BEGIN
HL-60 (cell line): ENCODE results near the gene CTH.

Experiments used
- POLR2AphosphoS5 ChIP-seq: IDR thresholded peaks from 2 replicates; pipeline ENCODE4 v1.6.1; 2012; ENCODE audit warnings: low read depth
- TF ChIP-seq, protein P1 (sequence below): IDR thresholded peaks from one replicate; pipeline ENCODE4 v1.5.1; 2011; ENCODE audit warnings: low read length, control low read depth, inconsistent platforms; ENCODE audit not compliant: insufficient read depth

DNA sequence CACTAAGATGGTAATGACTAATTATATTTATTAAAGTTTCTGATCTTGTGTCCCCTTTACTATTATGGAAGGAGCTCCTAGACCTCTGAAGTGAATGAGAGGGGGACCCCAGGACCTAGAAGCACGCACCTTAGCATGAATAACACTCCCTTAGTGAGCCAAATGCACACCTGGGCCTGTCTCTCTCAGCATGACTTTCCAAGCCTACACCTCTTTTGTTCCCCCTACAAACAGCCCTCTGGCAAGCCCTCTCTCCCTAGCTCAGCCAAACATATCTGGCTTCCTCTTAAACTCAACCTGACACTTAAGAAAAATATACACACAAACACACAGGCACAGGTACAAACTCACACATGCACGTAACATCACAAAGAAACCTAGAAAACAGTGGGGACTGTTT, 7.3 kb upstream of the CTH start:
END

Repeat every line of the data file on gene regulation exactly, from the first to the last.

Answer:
HL-60 (cell line): ENCODE results near the gene CTH.

Experiments used
- POLR2AphosphoS5 ChIP-seq: IDR thresholded peaks from 2 replicates; pipeline ENCODE4 v1.6.1; 2012; ENCODE audit warnings: low read depth
- TF ChIP-seq, protein P1 (sequence below): IDR thresholded peaks from one replicate; pipeline ENCODE4 v1.5.1; 2011; ENCODE audit warnings: low read length, control low read depth, inconsistent platforms; ENCODE audit not compliant: insufficient read depth

DNA sequence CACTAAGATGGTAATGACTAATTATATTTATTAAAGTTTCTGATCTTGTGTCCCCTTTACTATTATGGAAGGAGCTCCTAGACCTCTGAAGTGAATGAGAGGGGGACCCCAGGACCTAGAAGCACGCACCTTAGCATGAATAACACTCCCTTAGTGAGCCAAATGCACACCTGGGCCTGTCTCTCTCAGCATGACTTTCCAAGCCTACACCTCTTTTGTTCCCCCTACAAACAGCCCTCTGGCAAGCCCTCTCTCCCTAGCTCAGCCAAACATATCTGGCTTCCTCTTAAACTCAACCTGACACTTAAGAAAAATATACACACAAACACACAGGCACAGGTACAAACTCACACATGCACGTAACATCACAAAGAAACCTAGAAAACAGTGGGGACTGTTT, 7.3 kb upstream of the CTH start: